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category_outlined / Science
WIREDWIRED

WIRED August 2017

The Wired mission is to tell the world something they've never heard before in a way they've never seen before. It's about turning new ideas into everyday reality. It's about seeding our community of influencers with the ideas that will shape and transform our collective future. Wired readers want to know how technology is changing the world, and they're interested in big, relevant ideas, even if those ideas challenge their assumptions—or blow their minds.

Country:
United States
Language:
English
Publisher:
Conde Nast US
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24 Issues

IN THIS ISSUE

access_time2 min.
the cuban connection

HEN CUBAN AMERICAN photographer Lisette Poole was tasked with capturing Havana residents who are hacking their way around their country’s lack of internet infrastructure (“Viva el Internet,” page 68), she knew what her subjects were going through. The Bay Area native, who has been living and working in Cuba since 2014, says that when it comes to filing assignments or catching up on email, she has to vie for the same limited public Wi-Fi as everyone else. “It totally changes the pace of my workday,” says Poole, who doesn’t have home internet access. “Just getting basic things done, getting in touch with people, can be really tricky.” Her still untitled book, documenting the last days of the “wet foot, dry foot” migration policy, comes out in 2018. WPhotographer Lisette Poole…

access_time2 min.
the mothership has landed

GOOD THINGS really do take time. Like Apple’s new campus: Thirteen years after Steve Jobs and Jony Ive first discussed the future headquarters, and eight years after architect Norman Foster drew up sketches, the spaceship-like building became reality. In June, writer Steven Levy gave readers an exclusive look at a unique company’s unique building. Apple is one-of-a-kind, but plenty of tech fifirms in other parts of the country have Apple-ish aspirations, as Vauhini Vara writes in “Silicon Valley, USA.” They may not have the name recognition of their West Coast counterparts, but they’re creating their own niche ecosystems—no jaw-dropping buildings needed.Re: “One More Thing” “THIS IS ARGUABLY ONE OF THE BEST-WRITTEN ARTICLES ABOUT APPLE SINCE JOBS DIED.” Michael on wired.com“That cover photo’s got Dan Winters written all over it.” @iankasnoff…

access_time4 min.
argument bots at work

ROBOTS ARE COMING for our jobs—but not all of our jobs. They’re coming, in ever increasing numbers, for a certain kind of work. For farm and factory labor. For construction. For haulage. In other words, bluecollar jobs traditionally done by men. ¶ This is why automation is so much more than an economic problem. It is a cultural problem, an identity problem, and—critically—a gender problem. Millions of men around the world are staring into the lacquered teeth of obsolescence, terrified of losing not only their security but also their source of meaning and dignity in a world that tells them that if they’re not rich, they’d better be doing something quintessentially manly for money. Otherwise they’re about as much use as a wooden coachandfour on the freeway. ¶ There’s hope…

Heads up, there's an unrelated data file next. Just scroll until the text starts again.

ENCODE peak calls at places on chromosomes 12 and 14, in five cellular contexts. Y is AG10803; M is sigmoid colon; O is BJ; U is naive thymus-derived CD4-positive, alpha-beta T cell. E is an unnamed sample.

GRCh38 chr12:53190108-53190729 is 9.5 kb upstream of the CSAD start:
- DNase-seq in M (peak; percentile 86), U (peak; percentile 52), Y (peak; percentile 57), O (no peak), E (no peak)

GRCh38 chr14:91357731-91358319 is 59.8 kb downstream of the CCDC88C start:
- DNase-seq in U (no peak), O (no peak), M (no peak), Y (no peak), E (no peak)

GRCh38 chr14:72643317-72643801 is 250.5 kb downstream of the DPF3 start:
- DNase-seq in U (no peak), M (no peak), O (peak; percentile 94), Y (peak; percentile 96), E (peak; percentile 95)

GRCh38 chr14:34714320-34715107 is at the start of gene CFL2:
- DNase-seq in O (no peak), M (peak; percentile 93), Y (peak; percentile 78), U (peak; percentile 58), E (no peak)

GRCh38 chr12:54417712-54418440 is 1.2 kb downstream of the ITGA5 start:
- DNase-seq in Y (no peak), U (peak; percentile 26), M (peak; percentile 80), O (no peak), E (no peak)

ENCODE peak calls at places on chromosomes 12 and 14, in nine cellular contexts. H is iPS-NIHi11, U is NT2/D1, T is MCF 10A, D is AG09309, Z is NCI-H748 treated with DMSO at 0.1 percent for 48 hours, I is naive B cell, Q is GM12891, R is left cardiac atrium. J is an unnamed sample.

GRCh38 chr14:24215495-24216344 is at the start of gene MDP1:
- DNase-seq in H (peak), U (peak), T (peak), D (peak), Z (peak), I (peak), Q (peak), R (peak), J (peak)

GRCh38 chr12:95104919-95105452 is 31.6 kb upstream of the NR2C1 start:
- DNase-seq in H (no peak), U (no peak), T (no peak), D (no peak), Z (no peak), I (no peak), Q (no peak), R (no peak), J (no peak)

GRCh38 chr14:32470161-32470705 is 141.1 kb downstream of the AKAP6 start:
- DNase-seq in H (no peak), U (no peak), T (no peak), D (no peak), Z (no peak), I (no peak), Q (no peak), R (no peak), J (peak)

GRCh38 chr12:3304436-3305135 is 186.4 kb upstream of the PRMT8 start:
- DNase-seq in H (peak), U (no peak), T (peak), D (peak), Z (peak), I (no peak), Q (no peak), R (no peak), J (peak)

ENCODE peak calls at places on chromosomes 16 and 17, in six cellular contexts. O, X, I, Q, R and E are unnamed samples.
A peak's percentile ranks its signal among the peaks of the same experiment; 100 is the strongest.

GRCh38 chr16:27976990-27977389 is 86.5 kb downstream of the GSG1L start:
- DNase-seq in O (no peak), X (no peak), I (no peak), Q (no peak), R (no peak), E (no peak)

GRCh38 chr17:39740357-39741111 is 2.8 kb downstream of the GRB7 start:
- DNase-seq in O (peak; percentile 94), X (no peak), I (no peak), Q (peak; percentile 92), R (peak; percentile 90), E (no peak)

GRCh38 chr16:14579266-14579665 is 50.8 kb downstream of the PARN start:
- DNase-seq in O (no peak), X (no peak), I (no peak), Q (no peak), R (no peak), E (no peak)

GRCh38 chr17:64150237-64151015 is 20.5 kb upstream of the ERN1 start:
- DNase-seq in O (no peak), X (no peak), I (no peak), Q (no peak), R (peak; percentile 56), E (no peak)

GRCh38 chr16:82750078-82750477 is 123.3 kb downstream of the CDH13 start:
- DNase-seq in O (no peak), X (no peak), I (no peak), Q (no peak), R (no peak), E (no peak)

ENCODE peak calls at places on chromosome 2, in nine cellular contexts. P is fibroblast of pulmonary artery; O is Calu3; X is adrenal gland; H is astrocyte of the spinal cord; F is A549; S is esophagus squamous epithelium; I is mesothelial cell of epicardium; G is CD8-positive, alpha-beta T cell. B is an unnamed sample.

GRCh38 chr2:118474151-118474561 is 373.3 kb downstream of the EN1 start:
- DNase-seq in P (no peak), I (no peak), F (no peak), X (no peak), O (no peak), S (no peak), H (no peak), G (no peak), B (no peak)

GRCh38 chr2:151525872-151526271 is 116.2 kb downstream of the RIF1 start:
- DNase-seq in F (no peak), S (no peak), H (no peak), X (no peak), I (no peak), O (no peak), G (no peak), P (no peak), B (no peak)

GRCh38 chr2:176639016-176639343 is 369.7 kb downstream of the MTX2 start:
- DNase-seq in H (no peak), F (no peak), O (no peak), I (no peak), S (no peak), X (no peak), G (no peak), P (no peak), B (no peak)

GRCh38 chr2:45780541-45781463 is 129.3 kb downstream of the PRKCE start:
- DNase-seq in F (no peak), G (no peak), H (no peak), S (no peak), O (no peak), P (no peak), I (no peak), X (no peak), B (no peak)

access_time1 min.
t2 in 3-d? wtf?!

Having nearly run out of eyerolling Avengers conjoinings and bastardized reboots, Hollywood execs have landed on an even lazier way to sell movie tickets: 3-D releases of beloved classics. The latest victim of this desecration? Terminator 2. Twenty-six years since Schwarz enegger launched his motor cycle off a culvert wall and into our hearts, the ultimate action flick is back in multiplexes, now promising three dimensions of taut Terminator flesh. But T2 won’t be the good kind of 3-D. That would require specialized cameras that didn’t exist in the ’90s—which James Cameron, of all people, should know, since he had to invent them to make Avatar. (Hasta la vista, integrity.) Yeah, maybe he’ll make that semi look like it’s barreling right at you, man, so shelling out a bajillion bucks…

access_time1 min.
blonde ambition filming a killer action sequence

CHARLIZE THERON was badass in Mad Max: Fury Road, but she gets even Furiosa in Atomic Blonde. Toward the end of the new Cold War thriller, the camera follows Theron (playing an MI6 spy) up an elevator, onto a stairwell where she’s attacked by Russian thugs, into an apartment where she employs a hot plate as a weapon, and eventually out onto the street and into a police car for a high-speed chase. At just under 10 minutes long, the bravura sequence is a living, bleeding embodiment of director David Leitch’s mission: Use analog techniques to make action cinema feel real again. ¶ While the set piece appears to be one uninterrupted take, Leitch stitched it together using old-school camera tricks like whip pans and wipes to make the transitions…

access_time1 min.
infoporn

SO YOU’VE BEEN SAVING UP your stock options and now you’re ready to buy that xeriscaped bungalow. But where? Assuming you’re not locked into a particular city, you should make your real estate decisions based on real data. We did some of the work for you, using Zillow’s numbers to establish a baseline analysis in 10 cities. Or dive into the numbers yourself to find your new home. —Seth Kadish1 Spot the Next Hot CityIf you want to move to where the other cool kids are going, look for cities—like Madison or Pittsburgh— where more houses are increasing in value now compared with the previous year. San Francisco appears to be played out.2 Get the Most for Your Moneymedian Floor space per $100 in sale priceThose postal-stampsized flats on San…

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